HUD Wants Minimum Elevation Rule for FHA Homes
For the first time in nearly 40 years, HUD wants to create higher elevation requirements for properties seeking HUD assistance or Federal Housing Administration (FHA) mortgage insurance
PALM COAST, FL – November 1, 2016 – The U.S. Department of Housing and Urban Development (HUD) proposed elevation standards for all HUD-supported properties "in the face of increased flooding risks and rising sea levels."
For the first time in nearly 40 years, HUD wants to create higher elevation requirements for properties seeking HUD assistance or Federal Housing Administration (FHA) mortgage insurance. HUD's proposed rule is posted online.
HUD's proposed rule would:
″ Require "non-critical" properties to be elevated two-feet above the site's base flood elevation (also called 100-year floodplain), a term commonly used in floodplain management.
″ Properties considered "critical," such as hospitals, nursing homes, and police/fire facilities, would have to be elevated three feet above the base flood elevation or the 500-year floodplain, whichever is greater.
"Our nation is faced with mounting and compelling evidence that future flooding events will be increasingly costly and frequent," says HUD Secretary Julián Castro. "If we're serious about protecting people and property from flooding, we have to think differently than we did 40 years ago. Today we begin the process of aligning our regulations with the evidence to make sure taxpayer dollars are invested in the most responsible and resilient manner possible."
The National Association of Home Builders quickly condemned HUD's proposed rule.
"This proposed rule from HUD regarding implementation of President Obama's executive order on floodplain management will severely disrupt the housing market and harm affordability for millions of Americans living in areas that are designated under an expanded floodplain definition, where in many cases the odds of facing a flood event are extremely remote," says NAHB Chairman Ed Brady. "Moreover, HUD has vastly overstepped its bounds by proposing new rules that are inconsistent with the requirements for new construction under the National Flood Insurance Program."
The proposed rule would revise HUD's minimum property standards for single-family homes with mortgages insured by FHA and for public housing developments.
If the proposed rule is approved, the lowest floor in newly constructed and substantially improved structures in the 100-year floodplain must be built at least two feet above the base flood elevation to qualify for FHA mortgage financing.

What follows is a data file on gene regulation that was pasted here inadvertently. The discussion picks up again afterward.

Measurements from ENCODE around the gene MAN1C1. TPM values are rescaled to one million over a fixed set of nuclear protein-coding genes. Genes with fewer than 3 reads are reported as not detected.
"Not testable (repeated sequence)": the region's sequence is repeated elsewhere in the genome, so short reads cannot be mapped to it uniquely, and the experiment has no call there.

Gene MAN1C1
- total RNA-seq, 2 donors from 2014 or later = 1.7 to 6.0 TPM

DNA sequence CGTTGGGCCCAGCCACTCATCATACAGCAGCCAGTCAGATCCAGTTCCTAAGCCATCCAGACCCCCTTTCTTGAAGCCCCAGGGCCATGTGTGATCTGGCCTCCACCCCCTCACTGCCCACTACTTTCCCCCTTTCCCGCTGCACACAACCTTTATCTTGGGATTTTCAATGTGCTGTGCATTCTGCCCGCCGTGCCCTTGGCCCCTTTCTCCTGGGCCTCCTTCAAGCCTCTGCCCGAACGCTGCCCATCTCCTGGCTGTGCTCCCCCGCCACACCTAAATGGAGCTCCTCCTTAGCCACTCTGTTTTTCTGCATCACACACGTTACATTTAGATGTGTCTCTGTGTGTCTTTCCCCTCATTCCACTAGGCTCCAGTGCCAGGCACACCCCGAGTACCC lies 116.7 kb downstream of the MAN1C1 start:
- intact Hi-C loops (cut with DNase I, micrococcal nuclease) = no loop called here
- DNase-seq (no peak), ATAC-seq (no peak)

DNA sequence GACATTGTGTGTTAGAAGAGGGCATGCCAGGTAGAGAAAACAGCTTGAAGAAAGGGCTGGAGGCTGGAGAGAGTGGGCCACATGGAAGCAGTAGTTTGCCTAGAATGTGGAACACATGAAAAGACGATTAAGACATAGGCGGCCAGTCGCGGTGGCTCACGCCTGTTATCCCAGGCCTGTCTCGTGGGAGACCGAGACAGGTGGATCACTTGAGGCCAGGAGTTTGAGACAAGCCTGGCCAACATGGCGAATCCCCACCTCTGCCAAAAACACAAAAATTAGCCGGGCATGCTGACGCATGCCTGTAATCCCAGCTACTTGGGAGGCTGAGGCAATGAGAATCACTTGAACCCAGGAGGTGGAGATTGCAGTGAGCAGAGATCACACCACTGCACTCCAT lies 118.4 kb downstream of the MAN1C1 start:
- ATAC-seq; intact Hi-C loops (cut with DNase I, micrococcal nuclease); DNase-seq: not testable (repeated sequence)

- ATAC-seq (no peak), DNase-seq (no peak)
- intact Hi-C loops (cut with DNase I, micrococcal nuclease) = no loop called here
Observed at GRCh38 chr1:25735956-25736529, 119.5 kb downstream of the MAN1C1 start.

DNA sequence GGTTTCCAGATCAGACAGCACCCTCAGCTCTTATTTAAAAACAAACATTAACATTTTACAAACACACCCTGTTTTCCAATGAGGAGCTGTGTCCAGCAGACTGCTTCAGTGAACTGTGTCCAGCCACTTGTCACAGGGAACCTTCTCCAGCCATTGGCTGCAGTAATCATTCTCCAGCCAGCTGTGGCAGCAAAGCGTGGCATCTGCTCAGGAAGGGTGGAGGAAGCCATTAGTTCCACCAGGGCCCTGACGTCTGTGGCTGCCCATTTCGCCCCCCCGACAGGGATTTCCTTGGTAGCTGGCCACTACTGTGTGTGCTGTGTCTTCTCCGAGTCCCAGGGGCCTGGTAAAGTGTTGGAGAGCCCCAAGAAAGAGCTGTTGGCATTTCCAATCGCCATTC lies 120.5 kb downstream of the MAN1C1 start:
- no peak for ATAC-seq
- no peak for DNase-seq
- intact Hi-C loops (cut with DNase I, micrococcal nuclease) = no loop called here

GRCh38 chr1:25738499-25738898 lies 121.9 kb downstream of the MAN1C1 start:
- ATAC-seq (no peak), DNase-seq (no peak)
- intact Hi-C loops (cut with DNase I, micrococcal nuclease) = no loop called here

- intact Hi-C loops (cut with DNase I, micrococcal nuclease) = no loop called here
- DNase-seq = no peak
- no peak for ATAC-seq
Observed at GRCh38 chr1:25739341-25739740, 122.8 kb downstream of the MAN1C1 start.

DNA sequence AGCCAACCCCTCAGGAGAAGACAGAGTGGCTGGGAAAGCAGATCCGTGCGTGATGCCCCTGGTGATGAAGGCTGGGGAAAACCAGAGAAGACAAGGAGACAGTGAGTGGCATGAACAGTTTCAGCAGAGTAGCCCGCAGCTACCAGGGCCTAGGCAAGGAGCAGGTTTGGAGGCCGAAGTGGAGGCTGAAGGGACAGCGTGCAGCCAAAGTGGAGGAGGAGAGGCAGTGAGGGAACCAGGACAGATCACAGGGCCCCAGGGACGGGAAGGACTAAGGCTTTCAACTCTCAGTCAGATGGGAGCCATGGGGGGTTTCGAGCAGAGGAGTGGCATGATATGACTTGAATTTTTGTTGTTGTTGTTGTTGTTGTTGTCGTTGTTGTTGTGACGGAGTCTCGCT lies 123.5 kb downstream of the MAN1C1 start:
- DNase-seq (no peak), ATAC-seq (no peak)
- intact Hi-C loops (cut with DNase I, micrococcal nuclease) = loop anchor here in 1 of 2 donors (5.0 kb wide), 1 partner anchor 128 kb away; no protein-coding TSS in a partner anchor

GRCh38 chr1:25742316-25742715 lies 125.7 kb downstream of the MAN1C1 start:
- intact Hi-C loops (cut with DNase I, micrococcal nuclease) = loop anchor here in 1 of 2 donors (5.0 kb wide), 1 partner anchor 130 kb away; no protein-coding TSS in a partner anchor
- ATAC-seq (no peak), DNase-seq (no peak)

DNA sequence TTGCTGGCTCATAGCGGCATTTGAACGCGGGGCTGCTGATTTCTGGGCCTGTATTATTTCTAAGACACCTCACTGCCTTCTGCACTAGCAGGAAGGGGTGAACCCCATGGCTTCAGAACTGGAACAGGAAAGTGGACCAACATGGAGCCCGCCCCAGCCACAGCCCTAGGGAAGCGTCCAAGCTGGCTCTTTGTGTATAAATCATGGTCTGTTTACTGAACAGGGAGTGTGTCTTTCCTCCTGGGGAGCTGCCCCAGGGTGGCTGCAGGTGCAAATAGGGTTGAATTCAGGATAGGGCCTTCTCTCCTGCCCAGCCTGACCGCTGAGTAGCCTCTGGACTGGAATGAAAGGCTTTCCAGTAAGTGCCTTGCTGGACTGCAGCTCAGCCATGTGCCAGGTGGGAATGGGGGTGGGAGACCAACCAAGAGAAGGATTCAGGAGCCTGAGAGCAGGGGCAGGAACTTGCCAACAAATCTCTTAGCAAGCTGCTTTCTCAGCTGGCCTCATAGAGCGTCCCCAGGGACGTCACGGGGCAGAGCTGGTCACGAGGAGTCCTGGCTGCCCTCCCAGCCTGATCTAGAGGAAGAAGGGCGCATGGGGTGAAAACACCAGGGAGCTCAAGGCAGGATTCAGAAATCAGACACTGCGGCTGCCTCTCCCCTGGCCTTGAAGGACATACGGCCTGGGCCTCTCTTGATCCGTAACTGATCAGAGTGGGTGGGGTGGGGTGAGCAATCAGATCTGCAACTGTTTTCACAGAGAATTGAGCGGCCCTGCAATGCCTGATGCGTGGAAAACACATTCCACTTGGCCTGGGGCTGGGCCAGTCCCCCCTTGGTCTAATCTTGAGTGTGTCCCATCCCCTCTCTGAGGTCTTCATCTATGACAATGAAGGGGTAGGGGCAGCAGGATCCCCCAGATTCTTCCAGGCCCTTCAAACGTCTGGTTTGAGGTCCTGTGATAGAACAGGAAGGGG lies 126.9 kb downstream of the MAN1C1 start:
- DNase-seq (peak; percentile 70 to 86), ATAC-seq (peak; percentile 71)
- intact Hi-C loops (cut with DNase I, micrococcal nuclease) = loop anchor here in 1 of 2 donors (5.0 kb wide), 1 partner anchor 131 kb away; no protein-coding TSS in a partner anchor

Elevation standards for manufactured housing receiving mortgage insurance are not covered in the proposed rule.
HUD says that U.S. flooding events have resulted in more than $260 billion in damages since 1980; and that in the past year, the U.S. has had two "once-in-a-thousand-year floods" and several 500-year events with 38 Presidentially declared major disasters.
The National Climate Assessment (May 2014) projects that extreme weather events, such as severe flooding, will persist throughout the 21st century causing significant damage to infrastructure.
© 2016 Florida Realtors®. All rights reserved. Reprinted with permission.
The Palm Coast Projects’ Elevations…
The Palm Coast Project, comprised of 93,000 acres of Palm Coast Community Lands was designed and engineered to withstand a 100 year Flood…
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…L. Beach and Sand Dune Preservation
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Solutions. —–> Minimum building elevations were set based on the data obtained. Aerial photogrpahs taken in 1943 were compared with current photographs to determine the amount of beach erosion in this area. —-> Dr. Per Bruun of the Technical University of Norway , at Trondheim, was retained to coordinate this data and to make recommendations for construction <------in beachfront areas. Efforts will be made to preserve and protect existing sand dunes. Indiscriminate construction will be precluded by setting all structures back at prescribed limits. Recreational activities on the dunes will be monitored to insure that vegetaive systems are preserved. 1972, '...An Approach to a New City: Palm Coast...' Dr. J. Norman Young and Dea, Stanley. pp. 135, 138.